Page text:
A Travellerspoint blog

February 2009

Paradise Island

sunny 29 °C

Koh Samui, with miles of coconut fringed beaches and tepid azure waters, is an island of Paradise in the Gulf of Thailand. This is how it should look ...
But fifty thousand Europeans beat us to it. Recession? What recession? This place is bursting with French, Brits, Swedes and Russians. And when we took a pre-dawn stroll along the beach we found the Germans already preparing for an invasion.
In Kanchanaburi we took a train across the River Kwai on the Railway of Death to Nam Tok, near the Burmese border, and found ourselves sardined into an airless carriage with an entire regiment of Thai Scouts and Guides.
We persevered, feeling that our ordeal in the oppressively hot, overloaded coach, (circa 1944), was designed to heighten our understanding of the torture endured by the allied prisoners of war.
So - this morning, when we stumbled upon the Germans staking out vantage points on the beach and building barricades of loungers, chairs and umbrellas, we assumed that they were still sore about D-Day and were determined not to be caught napping again.

As we begin our last full week in South East Asia we want to stop the clock. Four months have simply shot past and we would be quite happy to go round again. We can't, not right now, but looking back over our blog reminds us of all the wonderful places and things we have experienced. It also reminds us of some of the more amusing moments that we neglected to mention - like the cyclo driver in Hue, (pronounced HWay, who appeared to be at least seventy-years of age. This scrawny, toothless, old man was quite prepared to pedal both of us around the ancient capital of Vietnam in his tricycle rickshaw, but we insisted that our combined weight would cripple him for his remaining few years. "No problem," he exclaimed as he pulled out his cellphone and whistled up his even more decrepit partner. We conceded, and were then astonished at the strength of these cycling seniors as they took us around the temples and palaces of this interesting city. It was only as we were on the final stretch that we discovered that our geriatric pedallers were in their early forties. It must be a hard life being a cyclo driver.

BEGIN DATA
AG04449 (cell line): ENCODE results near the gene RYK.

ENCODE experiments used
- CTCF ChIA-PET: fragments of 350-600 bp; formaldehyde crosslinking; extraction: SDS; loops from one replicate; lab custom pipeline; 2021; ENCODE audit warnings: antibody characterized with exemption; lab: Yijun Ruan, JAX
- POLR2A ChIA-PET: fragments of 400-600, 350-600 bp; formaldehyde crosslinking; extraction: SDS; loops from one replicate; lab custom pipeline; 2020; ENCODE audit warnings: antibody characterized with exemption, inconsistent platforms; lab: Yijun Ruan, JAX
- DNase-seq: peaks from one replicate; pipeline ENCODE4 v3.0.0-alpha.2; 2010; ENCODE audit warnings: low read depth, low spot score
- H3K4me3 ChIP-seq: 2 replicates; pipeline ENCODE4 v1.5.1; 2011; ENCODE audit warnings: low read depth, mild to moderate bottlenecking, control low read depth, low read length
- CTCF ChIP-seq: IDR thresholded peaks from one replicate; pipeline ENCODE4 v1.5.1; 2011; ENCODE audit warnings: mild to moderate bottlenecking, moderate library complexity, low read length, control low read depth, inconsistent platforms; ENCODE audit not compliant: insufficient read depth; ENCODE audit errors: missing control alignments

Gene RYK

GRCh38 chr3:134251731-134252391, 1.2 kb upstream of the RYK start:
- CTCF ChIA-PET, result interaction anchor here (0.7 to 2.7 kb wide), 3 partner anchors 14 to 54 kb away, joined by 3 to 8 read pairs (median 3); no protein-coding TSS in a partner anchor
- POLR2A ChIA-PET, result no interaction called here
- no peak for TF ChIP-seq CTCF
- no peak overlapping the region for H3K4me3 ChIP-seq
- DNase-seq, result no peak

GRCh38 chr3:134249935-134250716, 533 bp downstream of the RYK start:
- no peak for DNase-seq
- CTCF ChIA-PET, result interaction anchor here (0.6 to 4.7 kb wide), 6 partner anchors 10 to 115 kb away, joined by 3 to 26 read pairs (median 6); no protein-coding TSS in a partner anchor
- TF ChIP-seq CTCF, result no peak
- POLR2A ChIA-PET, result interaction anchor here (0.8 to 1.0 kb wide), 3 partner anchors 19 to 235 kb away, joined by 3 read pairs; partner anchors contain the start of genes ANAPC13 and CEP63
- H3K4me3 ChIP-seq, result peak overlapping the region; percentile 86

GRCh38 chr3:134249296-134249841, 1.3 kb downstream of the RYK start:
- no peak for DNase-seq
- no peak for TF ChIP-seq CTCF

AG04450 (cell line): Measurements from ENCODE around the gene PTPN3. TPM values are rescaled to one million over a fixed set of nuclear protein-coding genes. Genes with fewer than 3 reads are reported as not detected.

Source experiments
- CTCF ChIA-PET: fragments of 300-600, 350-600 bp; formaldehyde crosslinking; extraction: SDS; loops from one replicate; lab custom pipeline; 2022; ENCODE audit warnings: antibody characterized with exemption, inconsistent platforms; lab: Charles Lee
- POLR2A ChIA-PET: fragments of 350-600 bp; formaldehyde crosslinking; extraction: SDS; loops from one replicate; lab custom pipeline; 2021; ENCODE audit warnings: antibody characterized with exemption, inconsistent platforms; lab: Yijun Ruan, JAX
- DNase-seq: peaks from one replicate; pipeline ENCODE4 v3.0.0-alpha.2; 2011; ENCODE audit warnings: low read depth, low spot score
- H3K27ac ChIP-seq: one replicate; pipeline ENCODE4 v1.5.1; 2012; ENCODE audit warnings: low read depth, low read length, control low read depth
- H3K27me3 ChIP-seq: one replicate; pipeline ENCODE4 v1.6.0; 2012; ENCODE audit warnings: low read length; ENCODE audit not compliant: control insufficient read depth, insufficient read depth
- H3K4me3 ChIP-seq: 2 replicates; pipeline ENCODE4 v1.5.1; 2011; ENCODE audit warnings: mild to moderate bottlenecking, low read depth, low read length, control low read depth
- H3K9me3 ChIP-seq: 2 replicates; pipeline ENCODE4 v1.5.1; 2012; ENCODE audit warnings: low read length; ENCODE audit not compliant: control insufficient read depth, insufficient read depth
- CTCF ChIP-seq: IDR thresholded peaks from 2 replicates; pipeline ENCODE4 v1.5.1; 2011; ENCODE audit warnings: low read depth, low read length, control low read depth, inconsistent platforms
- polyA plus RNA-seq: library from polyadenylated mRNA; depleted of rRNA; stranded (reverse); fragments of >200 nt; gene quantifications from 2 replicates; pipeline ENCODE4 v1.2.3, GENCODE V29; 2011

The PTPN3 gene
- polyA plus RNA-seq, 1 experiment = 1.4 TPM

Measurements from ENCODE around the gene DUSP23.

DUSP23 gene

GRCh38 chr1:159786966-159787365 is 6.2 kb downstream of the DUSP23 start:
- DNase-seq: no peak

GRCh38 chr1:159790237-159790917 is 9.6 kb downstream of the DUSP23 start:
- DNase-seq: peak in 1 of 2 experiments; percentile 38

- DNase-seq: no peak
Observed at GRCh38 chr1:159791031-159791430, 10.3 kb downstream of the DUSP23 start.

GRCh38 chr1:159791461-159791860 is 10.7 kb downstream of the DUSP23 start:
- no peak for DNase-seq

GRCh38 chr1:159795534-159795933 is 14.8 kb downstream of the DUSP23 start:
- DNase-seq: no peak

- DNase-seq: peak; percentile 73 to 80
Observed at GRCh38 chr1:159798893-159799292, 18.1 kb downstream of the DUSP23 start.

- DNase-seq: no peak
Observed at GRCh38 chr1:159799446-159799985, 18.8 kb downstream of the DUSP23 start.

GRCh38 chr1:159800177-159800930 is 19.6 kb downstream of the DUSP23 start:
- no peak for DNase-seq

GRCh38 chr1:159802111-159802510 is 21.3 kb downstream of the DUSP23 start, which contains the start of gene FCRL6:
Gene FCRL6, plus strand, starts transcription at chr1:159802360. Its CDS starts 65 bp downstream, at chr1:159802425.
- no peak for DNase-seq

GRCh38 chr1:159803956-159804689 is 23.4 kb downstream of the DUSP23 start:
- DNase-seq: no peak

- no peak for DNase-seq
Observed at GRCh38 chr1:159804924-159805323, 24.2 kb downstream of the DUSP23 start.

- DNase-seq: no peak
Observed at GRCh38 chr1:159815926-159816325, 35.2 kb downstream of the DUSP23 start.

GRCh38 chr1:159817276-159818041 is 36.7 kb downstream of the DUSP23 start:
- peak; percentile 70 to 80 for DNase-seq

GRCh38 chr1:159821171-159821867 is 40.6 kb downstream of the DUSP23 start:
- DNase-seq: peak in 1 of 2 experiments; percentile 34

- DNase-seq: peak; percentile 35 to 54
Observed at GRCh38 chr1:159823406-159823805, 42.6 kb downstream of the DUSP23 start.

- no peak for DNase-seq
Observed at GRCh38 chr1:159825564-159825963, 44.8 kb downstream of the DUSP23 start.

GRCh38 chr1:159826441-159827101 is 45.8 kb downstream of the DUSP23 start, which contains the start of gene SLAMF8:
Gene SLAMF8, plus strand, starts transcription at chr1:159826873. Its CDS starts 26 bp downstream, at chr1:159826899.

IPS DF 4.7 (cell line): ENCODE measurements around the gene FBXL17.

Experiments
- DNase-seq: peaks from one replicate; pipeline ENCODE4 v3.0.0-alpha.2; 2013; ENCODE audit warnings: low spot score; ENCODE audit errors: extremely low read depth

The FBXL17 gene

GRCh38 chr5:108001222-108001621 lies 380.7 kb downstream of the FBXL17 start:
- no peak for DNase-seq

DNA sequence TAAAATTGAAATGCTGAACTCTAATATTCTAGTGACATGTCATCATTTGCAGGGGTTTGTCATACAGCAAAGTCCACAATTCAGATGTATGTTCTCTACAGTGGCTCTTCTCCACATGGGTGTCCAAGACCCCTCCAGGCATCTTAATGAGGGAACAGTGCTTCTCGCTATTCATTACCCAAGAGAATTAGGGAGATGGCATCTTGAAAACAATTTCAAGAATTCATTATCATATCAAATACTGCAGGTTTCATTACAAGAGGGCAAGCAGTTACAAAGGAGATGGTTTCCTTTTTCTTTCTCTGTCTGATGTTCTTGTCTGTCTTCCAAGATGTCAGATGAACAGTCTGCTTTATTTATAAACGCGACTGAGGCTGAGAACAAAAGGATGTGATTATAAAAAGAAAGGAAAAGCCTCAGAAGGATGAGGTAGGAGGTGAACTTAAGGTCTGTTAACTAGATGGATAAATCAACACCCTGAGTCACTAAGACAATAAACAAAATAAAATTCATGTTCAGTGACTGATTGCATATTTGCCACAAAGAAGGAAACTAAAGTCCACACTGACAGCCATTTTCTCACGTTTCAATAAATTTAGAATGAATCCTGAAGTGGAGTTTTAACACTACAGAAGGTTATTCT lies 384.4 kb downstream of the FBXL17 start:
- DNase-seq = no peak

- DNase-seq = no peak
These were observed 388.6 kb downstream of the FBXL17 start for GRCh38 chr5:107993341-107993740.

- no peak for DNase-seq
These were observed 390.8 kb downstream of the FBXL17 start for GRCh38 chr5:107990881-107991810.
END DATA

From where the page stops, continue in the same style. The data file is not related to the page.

Cellphones, (mobiles), are far more ubiquitous here than at home, but we were astonished when the woman rowing us in a coracle to a floating fishermans' village in HaLong Bay carried on a lengthy conversation whilst sculling with a single oar.
Perhaps the strangest event occurred in Ayuttaya, Thailand, when Jim took an unexpected, and potentially catastrophic, side trip. We have written ad nauseum about the intolerable state of Asian sidewalks and Ayutttaya is no exception. In an effort to sidestep a speeding tuk-tuk and avoid falling into an open sewer, Jim slipped off a broken kerb and fell headlong into the road. Not such an unusual occurrence, especially where the sidewalks are more cratered than Normandy beaches in June and any usable space is colonised by motorbikes and hawkers. But, luckily for Jim, this is where catastrophe turns to comedy. As he fell, his right shoe - a laced up sneaker - was inexplicably forced off his foot and it flew high into the air. Jim landed heavily on his back in the road and, to his astonishment, saw his own shoe hurtling towards his face. To the amazement of Sheila, and the dozens of bystanding locals, Jim instinctively snatched his shoe mid-air, slipped it on his foot, stood up and carried on walking as if nothing had happened.
Did the crowd applaud?

Posted by Hawkson 02:13 Archived in Thailand Comments (0)

Quiz Answers

sunny 37 °C

And the winners are - Roy and Barrie Innes with a score of 95%. Congratulations - your prize awaits you at The Siam Riverside Hotel, Bangkok. (AIRFARE NOT INCLUDED).

Here are the answers to yesterday's quiz.

These are squid drying in the sun in a market in Kanchanaburi. Each squid is clipped onto a wire mesh using a spring clip.